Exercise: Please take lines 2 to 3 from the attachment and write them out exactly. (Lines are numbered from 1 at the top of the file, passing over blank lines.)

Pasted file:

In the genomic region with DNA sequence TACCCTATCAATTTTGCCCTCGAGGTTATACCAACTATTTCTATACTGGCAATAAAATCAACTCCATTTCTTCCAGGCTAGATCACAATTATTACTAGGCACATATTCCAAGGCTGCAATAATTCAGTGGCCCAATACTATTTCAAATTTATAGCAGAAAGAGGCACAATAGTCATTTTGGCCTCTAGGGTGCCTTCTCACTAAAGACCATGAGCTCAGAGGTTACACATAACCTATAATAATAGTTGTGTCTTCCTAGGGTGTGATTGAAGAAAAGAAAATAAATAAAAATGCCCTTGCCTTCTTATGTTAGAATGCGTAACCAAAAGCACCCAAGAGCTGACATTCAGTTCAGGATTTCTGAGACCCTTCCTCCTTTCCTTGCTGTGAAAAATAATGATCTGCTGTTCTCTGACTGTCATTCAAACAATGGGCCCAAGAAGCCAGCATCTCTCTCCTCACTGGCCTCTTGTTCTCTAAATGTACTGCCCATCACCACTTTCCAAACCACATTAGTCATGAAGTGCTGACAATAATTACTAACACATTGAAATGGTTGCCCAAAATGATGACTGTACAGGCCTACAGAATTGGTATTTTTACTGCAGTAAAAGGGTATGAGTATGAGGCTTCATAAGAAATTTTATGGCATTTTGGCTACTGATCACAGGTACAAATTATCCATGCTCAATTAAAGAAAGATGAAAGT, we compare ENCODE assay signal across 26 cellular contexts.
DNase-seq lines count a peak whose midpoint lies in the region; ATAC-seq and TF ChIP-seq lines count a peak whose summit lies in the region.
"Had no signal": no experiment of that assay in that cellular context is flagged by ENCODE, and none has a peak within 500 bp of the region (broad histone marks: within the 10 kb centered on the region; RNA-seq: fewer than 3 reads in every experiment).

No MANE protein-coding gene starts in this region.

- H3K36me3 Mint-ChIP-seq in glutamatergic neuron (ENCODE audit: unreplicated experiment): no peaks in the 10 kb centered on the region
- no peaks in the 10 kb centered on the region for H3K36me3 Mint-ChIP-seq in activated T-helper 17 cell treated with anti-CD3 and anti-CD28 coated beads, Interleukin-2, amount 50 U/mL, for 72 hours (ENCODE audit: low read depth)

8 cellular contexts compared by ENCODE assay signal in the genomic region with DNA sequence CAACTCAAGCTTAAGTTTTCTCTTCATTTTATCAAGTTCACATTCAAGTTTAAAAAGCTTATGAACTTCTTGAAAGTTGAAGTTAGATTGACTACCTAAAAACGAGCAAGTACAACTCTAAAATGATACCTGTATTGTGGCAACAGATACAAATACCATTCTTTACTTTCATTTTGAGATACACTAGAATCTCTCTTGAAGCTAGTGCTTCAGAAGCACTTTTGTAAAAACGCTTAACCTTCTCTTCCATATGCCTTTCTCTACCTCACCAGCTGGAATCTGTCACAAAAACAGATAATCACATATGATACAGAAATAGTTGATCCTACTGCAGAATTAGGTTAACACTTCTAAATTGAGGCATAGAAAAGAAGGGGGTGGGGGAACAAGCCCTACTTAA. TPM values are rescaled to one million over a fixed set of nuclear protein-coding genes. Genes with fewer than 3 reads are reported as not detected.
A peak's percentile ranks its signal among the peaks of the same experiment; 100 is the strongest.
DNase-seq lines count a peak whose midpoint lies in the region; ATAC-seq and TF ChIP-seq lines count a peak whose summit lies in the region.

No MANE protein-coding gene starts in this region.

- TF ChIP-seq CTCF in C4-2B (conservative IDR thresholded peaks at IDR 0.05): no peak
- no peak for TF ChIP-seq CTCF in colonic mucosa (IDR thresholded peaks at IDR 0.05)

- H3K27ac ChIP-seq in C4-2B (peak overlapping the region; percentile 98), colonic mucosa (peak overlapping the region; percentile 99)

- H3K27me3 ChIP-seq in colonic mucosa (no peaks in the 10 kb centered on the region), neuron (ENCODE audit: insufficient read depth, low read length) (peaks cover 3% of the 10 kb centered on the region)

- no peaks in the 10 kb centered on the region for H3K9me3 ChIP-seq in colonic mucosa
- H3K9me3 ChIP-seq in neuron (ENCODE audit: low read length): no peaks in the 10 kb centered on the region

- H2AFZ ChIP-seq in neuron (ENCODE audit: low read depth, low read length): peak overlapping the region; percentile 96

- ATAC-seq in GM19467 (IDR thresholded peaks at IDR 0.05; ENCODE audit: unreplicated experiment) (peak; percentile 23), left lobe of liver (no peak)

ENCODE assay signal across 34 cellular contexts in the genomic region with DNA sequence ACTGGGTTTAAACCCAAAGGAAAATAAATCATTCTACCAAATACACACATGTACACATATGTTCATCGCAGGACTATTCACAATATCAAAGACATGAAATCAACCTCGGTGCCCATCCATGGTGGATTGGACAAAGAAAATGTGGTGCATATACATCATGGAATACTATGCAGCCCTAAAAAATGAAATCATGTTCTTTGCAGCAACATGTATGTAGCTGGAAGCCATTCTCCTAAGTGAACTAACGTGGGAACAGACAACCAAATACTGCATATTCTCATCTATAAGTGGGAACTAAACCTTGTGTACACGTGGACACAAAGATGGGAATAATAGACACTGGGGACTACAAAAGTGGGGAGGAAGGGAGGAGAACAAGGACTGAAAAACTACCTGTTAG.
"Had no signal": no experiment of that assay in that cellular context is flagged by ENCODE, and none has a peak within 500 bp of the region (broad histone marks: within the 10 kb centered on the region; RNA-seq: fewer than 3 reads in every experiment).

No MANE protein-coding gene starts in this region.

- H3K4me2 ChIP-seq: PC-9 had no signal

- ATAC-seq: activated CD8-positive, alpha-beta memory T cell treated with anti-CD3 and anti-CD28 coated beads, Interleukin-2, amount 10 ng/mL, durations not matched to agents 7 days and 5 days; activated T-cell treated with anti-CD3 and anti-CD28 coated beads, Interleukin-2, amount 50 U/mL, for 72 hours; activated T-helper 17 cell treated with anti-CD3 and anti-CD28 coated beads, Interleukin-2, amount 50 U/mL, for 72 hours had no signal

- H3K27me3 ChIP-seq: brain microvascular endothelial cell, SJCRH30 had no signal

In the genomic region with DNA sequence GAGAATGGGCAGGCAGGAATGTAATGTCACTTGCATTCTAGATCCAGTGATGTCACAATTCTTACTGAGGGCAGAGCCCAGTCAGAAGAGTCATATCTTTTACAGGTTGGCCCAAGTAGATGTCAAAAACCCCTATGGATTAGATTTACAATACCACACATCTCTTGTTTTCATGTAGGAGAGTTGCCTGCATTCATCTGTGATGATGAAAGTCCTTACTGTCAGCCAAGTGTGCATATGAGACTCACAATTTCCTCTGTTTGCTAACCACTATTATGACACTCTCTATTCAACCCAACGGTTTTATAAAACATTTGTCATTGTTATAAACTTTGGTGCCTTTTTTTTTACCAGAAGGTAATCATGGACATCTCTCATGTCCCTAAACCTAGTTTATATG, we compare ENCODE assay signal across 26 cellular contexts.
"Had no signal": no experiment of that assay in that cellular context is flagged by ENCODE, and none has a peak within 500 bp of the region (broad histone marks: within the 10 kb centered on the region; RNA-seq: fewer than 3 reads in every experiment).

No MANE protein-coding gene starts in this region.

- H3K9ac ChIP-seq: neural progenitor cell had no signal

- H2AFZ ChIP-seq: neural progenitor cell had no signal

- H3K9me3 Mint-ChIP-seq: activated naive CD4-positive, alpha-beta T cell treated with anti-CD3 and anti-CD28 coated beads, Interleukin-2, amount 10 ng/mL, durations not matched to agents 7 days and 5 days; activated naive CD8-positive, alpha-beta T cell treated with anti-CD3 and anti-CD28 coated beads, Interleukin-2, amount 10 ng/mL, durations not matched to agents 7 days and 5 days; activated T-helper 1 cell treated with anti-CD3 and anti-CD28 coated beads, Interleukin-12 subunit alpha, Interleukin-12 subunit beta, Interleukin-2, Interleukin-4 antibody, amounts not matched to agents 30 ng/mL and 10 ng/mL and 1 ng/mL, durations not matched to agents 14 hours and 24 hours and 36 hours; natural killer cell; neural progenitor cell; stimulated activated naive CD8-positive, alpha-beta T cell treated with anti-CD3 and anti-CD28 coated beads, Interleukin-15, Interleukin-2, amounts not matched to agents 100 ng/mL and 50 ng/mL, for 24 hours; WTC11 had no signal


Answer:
DNase-seq lines count a peak whose midpoint lies in the region; ATAC-seq and TF ChIP-seq lines count a peak whose summit lies in the region.
"Had no signal": no experiment of that assay in that cellular context is flagged by ENCODE, and none has a peak within 500 bp of the region (broad histone marks: within the 10 kb centered on the region; RNA-seq: fewer than 3 reads in every experiment).